The Ethics Committee to deal with the Asiagate match-fixing scandal will only be put in place when Zifa president Cuthbert Dube returns from Cairo, Egypt, where he is attending the Confederation of African Football (Caf) meetings on youth competitions.
Dube, according to the Caf itinerary on the meetings, attended the first session of the organising committee of the Under-20 championship from 1430hrs to 1700hrs. He is a member of that committee.
The second session on the Under-17 championship ran from 1730hrs to 2000hrs.
Dube was then scheduled to fly back to finalise the committee which would then be announced between tomorrow and Friday.
The committee was supposed to be announced last week, but Zifa said some of the intended targets of the six-man body were out of the country and further consultations were needed.
The national association was also grappling with whether to let Gift Banda, the Southern Region chairman and chairman of the Ethics and Fair Play Committee, lead the team while another school of thought suggested that the body be independent of Zifa.
A resolution had been made in the last board meeting to have Banda and two other board members in the committee, a situation that would have contravened Fifa rules and regulations.
The latter thought, to have an independent committee, seemed to prevail with chief executive Jonathan Mashingaidze explaining last week that Fifa statutes do not allow any member of a standing committee to stand in a body meant to try its own members.
Three Zifa board members Solomon Mugavazi, the Northern Region chairman, Methembe Ndlovu, the board member development and second vice-president Kenny Marange, have been suspended from all football activities until cleared or otherwise by the proposed Ethics Committee.
Mugavazi has, in the interim, been replaced by Saidi Sangula, Ndlovu by Benedict Moyo, who is also board member (competitions) and Marange by Ndumiso Gumede, the first vice-president.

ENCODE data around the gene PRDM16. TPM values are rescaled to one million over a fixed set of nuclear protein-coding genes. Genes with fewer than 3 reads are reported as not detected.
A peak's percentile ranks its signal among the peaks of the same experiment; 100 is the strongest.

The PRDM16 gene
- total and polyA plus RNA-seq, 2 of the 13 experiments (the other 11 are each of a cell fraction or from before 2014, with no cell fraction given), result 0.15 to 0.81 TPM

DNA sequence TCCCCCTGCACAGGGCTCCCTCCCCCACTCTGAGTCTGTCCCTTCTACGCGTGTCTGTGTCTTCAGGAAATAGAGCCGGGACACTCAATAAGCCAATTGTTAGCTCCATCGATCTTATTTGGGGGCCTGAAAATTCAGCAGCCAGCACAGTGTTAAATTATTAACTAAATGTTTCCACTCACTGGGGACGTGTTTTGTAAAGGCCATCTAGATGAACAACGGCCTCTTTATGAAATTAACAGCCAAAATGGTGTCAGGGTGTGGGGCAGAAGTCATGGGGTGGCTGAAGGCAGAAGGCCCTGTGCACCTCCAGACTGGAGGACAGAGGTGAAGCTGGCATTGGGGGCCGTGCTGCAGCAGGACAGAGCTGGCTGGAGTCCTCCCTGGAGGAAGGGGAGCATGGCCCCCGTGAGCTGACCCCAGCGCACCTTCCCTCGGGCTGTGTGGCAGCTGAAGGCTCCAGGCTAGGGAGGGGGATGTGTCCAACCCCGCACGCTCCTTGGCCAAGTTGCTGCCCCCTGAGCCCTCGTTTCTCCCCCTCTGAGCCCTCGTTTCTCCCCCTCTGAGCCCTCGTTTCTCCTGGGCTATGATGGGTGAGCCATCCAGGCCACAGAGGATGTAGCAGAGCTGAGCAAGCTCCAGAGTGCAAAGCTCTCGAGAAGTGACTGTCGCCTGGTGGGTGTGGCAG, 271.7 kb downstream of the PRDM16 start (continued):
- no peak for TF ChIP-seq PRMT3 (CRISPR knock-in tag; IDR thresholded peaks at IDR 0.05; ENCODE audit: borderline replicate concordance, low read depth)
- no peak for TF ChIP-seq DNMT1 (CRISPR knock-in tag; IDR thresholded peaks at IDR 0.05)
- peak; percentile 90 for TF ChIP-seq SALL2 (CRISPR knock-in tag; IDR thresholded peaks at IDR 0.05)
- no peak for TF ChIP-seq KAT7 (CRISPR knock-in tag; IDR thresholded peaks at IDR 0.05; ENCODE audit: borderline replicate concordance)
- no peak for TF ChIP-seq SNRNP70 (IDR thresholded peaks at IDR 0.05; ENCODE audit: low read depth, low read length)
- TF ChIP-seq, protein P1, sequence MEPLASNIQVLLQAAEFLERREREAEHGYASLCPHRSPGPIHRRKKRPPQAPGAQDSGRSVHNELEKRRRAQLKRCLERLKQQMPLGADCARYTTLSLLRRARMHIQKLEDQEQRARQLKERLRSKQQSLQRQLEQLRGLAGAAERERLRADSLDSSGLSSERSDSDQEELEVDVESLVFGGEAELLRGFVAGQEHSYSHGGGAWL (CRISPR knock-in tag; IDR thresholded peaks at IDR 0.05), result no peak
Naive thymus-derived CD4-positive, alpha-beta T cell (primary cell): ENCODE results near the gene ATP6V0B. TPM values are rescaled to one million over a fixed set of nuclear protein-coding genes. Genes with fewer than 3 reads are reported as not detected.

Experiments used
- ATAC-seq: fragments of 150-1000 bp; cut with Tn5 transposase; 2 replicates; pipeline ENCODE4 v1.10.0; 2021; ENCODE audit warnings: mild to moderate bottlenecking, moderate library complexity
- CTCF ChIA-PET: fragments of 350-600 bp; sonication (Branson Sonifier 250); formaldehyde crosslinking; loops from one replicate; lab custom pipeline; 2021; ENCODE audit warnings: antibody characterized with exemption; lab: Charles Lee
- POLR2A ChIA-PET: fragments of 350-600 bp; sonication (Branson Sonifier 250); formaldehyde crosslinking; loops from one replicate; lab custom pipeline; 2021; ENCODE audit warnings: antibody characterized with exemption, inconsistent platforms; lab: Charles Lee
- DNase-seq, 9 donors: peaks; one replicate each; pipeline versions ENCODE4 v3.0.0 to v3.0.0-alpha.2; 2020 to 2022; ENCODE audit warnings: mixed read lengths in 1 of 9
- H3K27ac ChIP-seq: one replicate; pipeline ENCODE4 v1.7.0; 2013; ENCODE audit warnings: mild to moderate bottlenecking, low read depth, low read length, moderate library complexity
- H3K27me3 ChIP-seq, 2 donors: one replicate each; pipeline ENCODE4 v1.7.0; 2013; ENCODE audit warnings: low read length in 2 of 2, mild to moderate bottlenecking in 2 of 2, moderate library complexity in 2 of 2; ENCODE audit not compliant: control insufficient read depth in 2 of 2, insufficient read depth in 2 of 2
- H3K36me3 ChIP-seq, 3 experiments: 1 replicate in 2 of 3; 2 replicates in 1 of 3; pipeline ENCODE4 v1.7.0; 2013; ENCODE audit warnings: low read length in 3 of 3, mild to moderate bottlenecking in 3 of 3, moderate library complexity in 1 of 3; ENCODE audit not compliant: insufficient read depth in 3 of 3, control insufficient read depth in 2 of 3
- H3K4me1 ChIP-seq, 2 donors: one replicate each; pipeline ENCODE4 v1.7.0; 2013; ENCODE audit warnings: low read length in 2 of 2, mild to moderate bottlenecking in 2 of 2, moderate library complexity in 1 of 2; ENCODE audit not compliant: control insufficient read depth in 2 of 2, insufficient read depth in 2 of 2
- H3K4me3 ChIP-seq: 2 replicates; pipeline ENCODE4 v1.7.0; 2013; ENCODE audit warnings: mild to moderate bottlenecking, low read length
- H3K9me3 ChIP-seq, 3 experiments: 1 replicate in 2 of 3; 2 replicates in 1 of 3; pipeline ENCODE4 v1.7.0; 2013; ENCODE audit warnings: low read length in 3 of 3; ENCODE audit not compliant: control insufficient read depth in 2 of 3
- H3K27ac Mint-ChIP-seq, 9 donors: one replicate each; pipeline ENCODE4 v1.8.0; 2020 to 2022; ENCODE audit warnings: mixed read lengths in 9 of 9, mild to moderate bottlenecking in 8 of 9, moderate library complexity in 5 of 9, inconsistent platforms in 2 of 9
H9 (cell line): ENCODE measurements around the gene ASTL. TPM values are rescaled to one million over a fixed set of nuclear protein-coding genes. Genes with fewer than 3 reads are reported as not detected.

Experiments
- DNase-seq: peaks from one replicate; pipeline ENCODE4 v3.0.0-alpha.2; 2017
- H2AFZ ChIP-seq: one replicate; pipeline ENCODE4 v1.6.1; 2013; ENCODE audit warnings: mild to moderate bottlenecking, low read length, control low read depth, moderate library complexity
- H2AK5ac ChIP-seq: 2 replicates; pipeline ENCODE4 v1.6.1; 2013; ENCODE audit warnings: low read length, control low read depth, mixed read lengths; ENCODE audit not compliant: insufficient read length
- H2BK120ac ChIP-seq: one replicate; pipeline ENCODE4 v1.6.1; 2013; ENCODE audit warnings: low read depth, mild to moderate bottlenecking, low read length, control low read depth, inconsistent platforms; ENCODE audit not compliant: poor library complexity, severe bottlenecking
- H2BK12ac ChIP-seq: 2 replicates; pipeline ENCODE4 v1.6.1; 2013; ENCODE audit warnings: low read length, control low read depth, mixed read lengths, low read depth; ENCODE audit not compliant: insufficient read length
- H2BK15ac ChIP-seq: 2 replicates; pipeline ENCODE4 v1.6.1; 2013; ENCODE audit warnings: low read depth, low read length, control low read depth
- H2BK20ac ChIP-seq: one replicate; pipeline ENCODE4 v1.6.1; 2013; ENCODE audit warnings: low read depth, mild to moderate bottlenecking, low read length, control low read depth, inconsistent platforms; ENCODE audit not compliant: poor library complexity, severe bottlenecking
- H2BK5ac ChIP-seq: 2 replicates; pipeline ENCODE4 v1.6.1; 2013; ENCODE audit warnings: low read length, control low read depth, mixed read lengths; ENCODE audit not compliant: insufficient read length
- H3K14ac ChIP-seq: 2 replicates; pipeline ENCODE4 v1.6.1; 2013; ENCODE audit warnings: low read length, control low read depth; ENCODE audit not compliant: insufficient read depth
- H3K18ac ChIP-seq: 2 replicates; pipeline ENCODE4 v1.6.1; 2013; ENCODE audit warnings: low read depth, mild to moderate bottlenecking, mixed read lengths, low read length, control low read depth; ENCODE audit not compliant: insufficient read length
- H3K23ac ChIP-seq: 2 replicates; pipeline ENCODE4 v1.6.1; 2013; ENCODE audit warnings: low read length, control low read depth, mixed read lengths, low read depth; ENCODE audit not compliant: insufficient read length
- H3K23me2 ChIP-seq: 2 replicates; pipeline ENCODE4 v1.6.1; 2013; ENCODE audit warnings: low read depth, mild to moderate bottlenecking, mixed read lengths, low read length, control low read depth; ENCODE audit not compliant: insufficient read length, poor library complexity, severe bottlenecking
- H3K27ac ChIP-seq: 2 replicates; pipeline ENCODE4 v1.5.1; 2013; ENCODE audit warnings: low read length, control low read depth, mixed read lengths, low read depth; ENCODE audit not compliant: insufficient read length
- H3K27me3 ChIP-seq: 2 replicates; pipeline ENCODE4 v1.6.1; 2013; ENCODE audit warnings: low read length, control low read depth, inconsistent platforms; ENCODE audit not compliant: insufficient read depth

“It must be noted that the committee would be completely independent of the Zifa Board as having any member of the board there would compromise the impartiality of the committee.
“Even the Fifa statutes clearly state that there are only three judicial bodies, disciplinary, ethics and appeals, and no member of the executive or standing committee can sit in that body. It has to be independent,” Mashingaidze said.
The committee is expected to interview 88 officials, including a number of coaches by the end of October, after which it will be decommissioned.
Charges against Mugavazi arose when he led his Monomotapa side on a trip to Malaysia in 2008 where they masqueraded as the Warriors in an international friendly match which was later stripped of its Fifa A international status after the discovery.
Monomotapa played two matches against the Malaysian national side, losing both on 4-0 and 1-0 scorelines.
Marange is accused of officiating a fixed match in China that saw little-known Bahrain thumping Togo 5-1 in 2009.
Along with Masimba Chihowa, Cosmas Nyoni and Christopher Manuel — who was the fourth official — they were allegedly given $24 000 to fix the match.
However, it is reported that the four faced problems there, and they had to sneak back into the country.
They were forced to hand over $20 000 to the then Zifa chief executive Henrietta Rushwaya and only shared the remainder among themselves.
Ndlovu is accused of having led a Zimbabwe select team on an unsanctioned trip to China in 2008.
Marange and Ndlovu have said they will use the opportunity to clear their names and set the record straight.
Fifa chief security officer Chris Eaton is still expected in the country to meet Zifa, the Ethics
Committee, the Sports and Recreation Commission and the police in a bid to bring the matter to finality.